“Although, thank Heaven, I have never done harm to anybody,” she said. “I agree with the man who said: ‘They accuse me of having stolen the towers of Notre Dame; they are still in their place, but I am going, for it is clear that they have a grudge against me.’”

“What is the use of taking care of one’s health?” she would say when her friends were anxious about her. “What is the good of living?”

It was not until the 5th of October that the places in the diligence could be had, and on the evening of the 4th Lisette went to say goodbye to her mother, whom she had not seen for three weeks, and who at first did not recognise her, so much had she changed in that short time and so ill did she look.

They were to start at midnight, and it was quite time they did so.

That very day the King, Queen, and royal family were brought from Versailles to Paris by the frantic, howling mob. Louis Vigée, after witnessing their arrival at the H?tel de Ville, came at ten o’clock to see his sister off, and give her the account of what had happened.

“Never,” he said, “was the Queen more truly a Queen than to-day, when she made her entry with so calm and noble an air in the midst of those furies.”

It was then she made her well-known answer to Bailly, “J’ai tout vu, tout su, et tout oublié.”

Half beside herself with anxiety and fear for the fate of the royal family and of all respectable people, Lisette, her child, and the nurse or nursery [87] governess went to the diligence at midnight, escorted by M. Le Brun, Louis Vigée, and M. Robert, the landscape painter, an intimate friend of theirs, who never left the diligence, but kept close to its doors as it lumbered along through the narrow dark streets to the barrière du Tr?ne. For the terrible faubourg Saint Antoine had to be passed through, and Lisette was dreadfully afraid of it.

However, it happened on that night to be unusually quiet, for the inhabitants had been to Versailles after the King and Queen, and were so tired that they were asleep.

At the barrier came the parting with those she was leaving in the midst of perils. When they would meet again, if they ever did at all, it was impossible to guess.

The journey was insupportable. In the diligence with them was a dirty, evil-looking man, who openly confessed that he was a robber, boasting of the watches, &c., that he had stolen, and speaking of many persons he wished to murder à la lanterne, amongst whom were a number of the acquaintances of Mme. Le Brun. The little girl, now five or six years old, was frightened out of her wits, and her mother took courage to ask the man not to talk about murders before the child.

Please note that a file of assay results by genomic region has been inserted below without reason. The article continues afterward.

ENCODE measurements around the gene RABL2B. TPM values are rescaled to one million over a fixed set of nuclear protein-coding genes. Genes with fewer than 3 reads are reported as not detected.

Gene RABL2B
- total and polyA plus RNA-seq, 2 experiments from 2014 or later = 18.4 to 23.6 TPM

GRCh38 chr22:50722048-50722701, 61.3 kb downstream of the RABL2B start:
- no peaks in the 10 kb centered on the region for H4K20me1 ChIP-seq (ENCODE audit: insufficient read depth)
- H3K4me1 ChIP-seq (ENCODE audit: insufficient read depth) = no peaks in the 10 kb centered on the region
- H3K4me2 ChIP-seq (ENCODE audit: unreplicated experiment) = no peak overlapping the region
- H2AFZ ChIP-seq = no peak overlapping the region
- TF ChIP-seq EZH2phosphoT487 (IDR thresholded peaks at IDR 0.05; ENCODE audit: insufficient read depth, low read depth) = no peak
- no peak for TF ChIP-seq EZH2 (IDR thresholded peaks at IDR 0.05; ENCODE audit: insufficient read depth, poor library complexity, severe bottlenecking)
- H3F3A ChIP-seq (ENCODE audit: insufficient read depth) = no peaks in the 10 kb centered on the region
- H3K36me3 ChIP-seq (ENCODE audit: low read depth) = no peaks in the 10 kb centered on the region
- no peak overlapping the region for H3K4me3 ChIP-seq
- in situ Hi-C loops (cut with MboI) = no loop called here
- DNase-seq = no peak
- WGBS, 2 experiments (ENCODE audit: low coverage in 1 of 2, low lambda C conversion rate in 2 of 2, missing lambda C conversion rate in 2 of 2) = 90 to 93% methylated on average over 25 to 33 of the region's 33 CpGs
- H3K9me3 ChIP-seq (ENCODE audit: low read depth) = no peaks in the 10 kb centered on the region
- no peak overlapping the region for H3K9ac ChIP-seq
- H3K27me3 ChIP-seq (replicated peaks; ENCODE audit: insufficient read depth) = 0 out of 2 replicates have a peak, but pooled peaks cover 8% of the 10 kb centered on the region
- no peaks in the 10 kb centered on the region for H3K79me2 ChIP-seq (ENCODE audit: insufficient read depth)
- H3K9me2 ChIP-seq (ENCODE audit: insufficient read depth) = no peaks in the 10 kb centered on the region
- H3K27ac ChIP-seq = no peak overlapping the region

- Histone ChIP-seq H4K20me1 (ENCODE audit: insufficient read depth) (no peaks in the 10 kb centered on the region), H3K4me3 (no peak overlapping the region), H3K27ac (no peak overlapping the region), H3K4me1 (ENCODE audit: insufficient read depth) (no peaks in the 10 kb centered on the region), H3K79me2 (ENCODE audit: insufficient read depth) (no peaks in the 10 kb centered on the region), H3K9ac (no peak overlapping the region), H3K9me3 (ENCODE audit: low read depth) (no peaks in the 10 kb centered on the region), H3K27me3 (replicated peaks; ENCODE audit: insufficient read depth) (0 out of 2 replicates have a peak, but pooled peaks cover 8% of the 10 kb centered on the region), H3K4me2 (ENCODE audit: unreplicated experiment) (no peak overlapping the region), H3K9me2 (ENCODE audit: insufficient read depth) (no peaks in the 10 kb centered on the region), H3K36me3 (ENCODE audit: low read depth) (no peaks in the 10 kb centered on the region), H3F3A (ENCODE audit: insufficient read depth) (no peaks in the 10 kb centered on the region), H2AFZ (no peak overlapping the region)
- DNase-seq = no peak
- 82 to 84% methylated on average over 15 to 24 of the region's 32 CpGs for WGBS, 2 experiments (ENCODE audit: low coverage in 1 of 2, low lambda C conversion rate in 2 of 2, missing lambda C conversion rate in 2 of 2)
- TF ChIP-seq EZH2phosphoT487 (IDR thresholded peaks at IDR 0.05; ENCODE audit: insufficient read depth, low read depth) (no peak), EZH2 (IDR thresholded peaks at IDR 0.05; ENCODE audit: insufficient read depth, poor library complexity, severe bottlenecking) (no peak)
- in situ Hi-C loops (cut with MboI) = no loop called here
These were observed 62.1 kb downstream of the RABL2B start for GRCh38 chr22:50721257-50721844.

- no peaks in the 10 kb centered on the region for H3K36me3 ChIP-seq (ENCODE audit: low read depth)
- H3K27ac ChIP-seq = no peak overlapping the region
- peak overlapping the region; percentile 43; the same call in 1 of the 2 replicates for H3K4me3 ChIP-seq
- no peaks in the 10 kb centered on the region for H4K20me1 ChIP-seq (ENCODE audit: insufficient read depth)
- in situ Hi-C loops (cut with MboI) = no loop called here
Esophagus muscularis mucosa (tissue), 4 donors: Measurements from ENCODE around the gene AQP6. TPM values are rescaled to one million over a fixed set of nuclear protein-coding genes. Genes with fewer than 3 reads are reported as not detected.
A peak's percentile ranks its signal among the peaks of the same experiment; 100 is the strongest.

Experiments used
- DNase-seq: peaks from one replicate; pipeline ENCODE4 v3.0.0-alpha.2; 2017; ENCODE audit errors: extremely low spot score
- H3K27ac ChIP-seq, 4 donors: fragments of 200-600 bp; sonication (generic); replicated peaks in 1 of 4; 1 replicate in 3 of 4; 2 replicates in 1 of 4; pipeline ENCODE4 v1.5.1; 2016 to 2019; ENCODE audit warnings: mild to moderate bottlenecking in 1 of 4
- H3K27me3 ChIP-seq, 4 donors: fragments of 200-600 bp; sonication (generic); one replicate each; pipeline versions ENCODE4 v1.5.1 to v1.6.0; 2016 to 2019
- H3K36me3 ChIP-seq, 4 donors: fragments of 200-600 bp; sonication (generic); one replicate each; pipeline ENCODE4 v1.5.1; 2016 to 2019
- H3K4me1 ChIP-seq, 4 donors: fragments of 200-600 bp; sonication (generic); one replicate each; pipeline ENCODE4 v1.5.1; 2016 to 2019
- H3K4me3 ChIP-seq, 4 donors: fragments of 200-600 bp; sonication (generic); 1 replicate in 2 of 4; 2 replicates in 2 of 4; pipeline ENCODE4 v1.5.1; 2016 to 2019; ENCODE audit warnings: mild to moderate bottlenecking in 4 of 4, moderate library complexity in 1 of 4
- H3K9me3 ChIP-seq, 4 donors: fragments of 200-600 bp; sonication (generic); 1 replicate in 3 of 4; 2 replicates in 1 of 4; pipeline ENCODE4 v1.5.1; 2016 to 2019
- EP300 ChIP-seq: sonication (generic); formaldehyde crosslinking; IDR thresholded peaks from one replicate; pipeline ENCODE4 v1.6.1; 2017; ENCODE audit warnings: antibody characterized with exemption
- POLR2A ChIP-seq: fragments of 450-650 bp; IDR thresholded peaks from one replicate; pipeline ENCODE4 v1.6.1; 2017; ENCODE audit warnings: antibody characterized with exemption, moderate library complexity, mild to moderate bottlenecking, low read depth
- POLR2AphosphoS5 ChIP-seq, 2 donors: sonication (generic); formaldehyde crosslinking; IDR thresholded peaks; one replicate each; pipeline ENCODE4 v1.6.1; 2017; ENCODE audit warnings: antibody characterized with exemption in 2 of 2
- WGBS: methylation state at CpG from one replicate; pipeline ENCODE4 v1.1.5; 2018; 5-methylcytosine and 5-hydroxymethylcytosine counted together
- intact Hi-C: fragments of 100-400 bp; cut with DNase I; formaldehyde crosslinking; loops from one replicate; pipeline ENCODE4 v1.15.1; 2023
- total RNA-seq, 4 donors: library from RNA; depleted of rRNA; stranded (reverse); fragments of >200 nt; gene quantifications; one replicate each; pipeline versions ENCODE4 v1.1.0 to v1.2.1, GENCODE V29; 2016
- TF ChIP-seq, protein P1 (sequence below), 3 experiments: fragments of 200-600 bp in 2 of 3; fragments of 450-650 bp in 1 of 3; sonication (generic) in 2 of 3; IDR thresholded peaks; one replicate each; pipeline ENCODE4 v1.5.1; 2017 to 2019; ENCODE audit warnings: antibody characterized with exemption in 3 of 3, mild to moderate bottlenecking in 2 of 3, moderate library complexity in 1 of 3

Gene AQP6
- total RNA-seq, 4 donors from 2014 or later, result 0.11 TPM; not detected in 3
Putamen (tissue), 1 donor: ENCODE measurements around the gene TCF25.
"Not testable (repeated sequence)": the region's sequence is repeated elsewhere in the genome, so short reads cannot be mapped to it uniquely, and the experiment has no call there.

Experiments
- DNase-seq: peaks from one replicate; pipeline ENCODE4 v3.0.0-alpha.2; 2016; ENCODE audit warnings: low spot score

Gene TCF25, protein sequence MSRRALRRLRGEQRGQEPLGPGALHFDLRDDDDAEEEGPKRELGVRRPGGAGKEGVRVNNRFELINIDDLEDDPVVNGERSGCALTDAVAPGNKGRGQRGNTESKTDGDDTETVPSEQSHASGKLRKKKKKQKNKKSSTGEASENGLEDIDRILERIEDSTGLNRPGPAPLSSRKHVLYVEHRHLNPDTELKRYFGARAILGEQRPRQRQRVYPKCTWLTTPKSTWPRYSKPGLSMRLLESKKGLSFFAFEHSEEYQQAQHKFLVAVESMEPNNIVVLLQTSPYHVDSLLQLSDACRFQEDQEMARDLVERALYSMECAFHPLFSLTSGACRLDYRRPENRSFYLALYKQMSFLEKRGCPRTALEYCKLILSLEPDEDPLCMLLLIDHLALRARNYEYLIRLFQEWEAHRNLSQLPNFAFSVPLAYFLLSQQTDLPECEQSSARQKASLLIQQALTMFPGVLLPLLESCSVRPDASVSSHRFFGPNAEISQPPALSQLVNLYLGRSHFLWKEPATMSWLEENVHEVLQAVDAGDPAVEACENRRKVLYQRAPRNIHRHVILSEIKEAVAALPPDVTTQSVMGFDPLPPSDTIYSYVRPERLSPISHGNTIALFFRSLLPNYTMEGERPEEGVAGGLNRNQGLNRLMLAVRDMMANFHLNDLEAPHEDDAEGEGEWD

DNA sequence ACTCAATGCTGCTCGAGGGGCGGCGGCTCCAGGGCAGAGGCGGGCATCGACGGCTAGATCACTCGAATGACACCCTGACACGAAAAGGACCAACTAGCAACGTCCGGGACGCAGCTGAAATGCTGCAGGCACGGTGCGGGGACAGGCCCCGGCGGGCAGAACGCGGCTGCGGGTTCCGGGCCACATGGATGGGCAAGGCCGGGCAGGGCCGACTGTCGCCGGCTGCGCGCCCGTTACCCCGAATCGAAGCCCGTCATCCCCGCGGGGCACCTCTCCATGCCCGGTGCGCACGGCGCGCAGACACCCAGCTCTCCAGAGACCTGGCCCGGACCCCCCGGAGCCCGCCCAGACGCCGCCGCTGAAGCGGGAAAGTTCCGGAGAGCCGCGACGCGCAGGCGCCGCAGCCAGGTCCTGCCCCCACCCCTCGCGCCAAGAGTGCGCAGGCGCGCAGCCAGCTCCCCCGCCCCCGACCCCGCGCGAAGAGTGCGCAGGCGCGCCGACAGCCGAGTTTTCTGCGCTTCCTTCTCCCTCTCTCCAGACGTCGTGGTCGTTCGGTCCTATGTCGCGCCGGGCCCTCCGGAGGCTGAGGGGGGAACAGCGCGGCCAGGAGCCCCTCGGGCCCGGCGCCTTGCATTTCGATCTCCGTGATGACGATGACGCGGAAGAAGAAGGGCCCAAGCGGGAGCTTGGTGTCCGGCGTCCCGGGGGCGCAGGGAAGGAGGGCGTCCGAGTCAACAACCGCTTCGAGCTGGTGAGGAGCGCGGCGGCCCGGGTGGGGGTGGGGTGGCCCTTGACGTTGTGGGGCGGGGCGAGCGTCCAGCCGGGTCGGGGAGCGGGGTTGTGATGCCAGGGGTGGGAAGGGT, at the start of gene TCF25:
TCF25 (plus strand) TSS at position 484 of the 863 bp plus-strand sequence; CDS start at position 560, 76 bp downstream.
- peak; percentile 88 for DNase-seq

He stopped, and afterwards began to play with her; but another Jacobin from Grenoble, also a passenger, gave vent to all kinds of infamous and murderous threats and opinions, haranguing the people who collected round the diligence whenever they stopped for dinner or supper; whilst every now and then men rode up to the diligence, [88] announcing that the King and Queen had been assassinated, and that Paris was in flames. Lisette, terrified herself for the fate of those dear to her, tried to comfort her still more frightened child, who was crying and trembling, believing that her father was killed and their house burnt. At last they arrived safely at Lyon, and found their way to the house of a M. Artaut, whom Lisette did not know well. But she had entertained him and his wife in Paris on one or two occasions, she knew that their opinions were like her own, and thought they were worthy people, as indeed they proved to be.

They did not know her at first, for besides her altered looks she was dressed as an ouvrière, having just exhibited in the Salon her portrait which she had painted with her child in her arms, and fearing she might be recognised.

They spent three days in the Artaut family, thankful for the rest, the quietness and the kindness they received. M. Artaut engaged a man he knew to take them on their journey, telling him that they were relations of his, and recommending them to his care. They set off accordingly, and, this journey was indeed a contrast to the last. Their driver took the greatest care of them, and they arrived in safety at the bridge of Beauvoisin, the frontier of France.

Never, would Mme. Le Brun say in after years, could she forget or describe the feelings with which she drove across that bridge to find herself at the other side—safe, free, and out of France.

Henceforth the journey was a pleasure, and with [89] feelings of admiration and awe she gazed upon the magnificent scenery as she ascended the mighty Mont Cenis; stupendous mountains rising above her, their snowy peaks buried in clouds, their steep sides hung with pine forests, the roar of falling torrents perpetually in her ears.

“Madame should take a mule,” said a postillion coming up to her, as she walked slowly up the precipitous mountain path. “It is much too tiring for a lady like Madame to go up on foot.”

“I am an ouvrière,” she replied, “and am accustomed to walk.”

The man laughed.

“Ah!” he said, “Madame is no ouvrière; it is very well known who she is.”

“Well, who am I, then?”

“You are Mme. Le Brun, who paints with such perfection, and we are all very glad to know that you are far away from those wicked people.”

“I could never guess,” said Lisette, “how the man knew me. But this proved the number of spies the Jacobins had everywhere. However, I was not afraid of them now; I was out of their execrable power. If I had no longer my own country, I was going to live where art flourished and urbanity reigned—I was going to Rome, Naples, Berlin, Vienna, and St. Petersburg.”